The second Shabbos was spent at the main base near the Israeli settlement. That base had more amenities than the smaller one, including a room with an Xbox where chayalim could come to relax. There was also a 24-hour “tea room” where chayalim could treat themselves to things like coffee, tea, yogurt, waffles, hot pretzels, grilled cheese, and fruit.  Many chayalim miss work in order to do reserve duty, so there is a room with tables and chairs where they can work on their computers during their free time. 

That Shabbos, Aharon was actually able to daven with a minyan.  He had a nice Shabbos meal and was able to learn and sleep.  After Kiddush, a group of approximately twenty extreme left activists arrived at the base to protest the “unfair treatment” of the chayalim toward the Palestinians.  They rather loudly “informed” the soldiers that they are guilty of apartheid and proceeded to take down the fence of the checkpoint. They did whatever they could to prevent the soldiers from doing their jobs.  They waved Palestinian flags while they yelled in Hebrew and English that the soldiers should refuse to obey the orders of their commanders and that they should free Palestinians. 

The chayalim confiscated the flags and brought them to the base.  The demonstrators laid down on the floor of the dirt road in protest.  The chayalim tried to engage them and explain their position but quickly realized that there was absolutely no one to talk to.  The protesters continued to walk further toward the base while an army jeep followed them from behind.  Eventually, a mefaked (commander) arrived with a document stating that the protesters are prohibited from entering a military zone.  This reaction was exactly what the protestors were waiting for.  The chayalim pulled them off the road while the demonstrators videoed the scene so that they would be able to publicize the “crimes” of the Israeli army.  They even returned later hoping to get a juicier, more violent video.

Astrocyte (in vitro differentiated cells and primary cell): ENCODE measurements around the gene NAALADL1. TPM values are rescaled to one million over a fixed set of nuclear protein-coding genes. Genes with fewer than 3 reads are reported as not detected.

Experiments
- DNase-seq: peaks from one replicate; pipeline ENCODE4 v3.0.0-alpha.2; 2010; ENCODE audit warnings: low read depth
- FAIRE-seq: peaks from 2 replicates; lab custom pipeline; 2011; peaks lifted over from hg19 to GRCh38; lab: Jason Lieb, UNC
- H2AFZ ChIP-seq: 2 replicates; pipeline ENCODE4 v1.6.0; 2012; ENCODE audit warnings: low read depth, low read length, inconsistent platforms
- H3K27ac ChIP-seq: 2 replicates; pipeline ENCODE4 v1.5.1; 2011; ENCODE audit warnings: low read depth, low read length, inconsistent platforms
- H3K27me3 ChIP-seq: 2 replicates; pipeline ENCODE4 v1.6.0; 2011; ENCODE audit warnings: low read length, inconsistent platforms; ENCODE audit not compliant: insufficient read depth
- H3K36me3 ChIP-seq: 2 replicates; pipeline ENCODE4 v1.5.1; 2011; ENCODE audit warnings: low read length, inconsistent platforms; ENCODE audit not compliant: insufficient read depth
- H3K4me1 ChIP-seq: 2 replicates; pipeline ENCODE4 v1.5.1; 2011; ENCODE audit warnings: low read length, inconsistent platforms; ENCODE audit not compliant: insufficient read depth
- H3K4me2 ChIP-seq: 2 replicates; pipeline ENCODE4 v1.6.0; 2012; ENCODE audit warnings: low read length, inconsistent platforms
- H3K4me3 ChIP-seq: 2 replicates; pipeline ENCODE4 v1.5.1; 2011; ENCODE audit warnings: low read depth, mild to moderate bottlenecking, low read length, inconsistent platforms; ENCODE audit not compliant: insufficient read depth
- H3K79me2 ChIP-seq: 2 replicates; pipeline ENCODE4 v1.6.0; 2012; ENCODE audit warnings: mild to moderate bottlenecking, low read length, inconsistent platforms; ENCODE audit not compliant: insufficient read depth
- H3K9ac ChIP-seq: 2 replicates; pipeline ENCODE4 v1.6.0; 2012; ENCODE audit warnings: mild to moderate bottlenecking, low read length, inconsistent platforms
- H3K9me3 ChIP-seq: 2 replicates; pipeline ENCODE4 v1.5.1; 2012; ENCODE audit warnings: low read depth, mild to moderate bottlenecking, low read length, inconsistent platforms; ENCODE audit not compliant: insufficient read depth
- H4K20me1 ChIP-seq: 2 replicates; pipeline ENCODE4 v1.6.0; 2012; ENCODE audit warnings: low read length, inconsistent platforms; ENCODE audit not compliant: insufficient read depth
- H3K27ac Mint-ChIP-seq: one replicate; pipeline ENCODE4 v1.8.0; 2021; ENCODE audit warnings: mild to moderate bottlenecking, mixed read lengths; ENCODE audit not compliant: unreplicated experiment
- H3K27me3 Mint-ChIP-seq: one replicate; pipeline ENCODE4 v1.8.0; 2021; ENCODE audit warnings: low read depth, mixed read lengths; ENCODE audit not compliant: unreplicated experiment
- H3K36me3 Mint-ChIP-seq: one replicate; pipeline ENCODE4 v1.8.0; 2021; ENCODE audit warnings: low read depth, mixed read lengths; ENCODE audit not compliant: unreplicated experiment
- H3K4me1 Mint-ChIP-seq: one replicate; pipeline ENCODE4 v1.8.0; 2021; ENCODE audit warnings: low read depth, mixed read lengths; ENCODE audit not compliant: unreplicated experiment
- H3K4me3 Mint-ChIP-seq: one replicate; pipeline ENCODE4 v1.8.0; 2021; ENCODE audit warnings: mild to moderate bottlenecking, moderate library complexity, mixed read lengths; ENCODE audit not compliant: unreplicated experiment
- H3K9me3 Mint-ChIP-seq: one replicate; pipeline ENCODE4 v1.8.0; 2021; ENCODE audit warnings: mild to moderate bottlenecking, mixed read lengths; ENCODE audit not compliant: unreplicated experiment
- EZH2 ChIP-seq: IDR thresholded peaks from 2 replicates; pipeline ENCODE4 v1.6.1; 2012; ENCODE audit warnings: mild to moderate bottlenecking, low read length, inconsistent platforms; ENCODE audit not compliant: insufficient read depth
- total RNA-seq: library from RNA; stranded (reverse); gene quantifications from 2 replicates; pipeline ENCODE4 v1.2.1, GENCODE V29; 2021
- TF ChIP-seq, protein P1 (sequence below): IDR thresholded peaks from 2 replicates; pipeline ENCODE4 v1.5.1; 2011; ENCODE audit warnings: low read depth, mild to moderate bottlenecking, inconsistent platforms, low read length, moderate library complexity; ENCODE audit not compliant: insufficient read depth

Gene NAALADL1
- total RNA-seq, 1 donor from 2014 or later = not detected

On the last night of reserve duty, the chayalim had a barbecue and a mefaked spoke with them about his experiences during Mivtza Tzuk Eitan (Operation Protective Edge).

Baruch Hashem, Aharon’s reserve duty was relatively uneventful, and he returned home to his waiting family. The chayalim are to be commended for all that they do to provide security for the citizens of Israel.  We hope and pray that all of the chayalim return home safe and sound.

Suzie Steinberg, CSW, is a native of Kew Gardens Hills and resident of Ramat Beit Shemesh who publishes articles regularly in various newspapers and magazines about life in general, and about life in Israel in particular. Her recently published children’s book titled Hashem is Always With Me can be purchased in local Judaica stores as well as online. Suzie can be reached at This email address is being protected from spambots. You need JavaScript enabled to view it.  and would love to hear from you.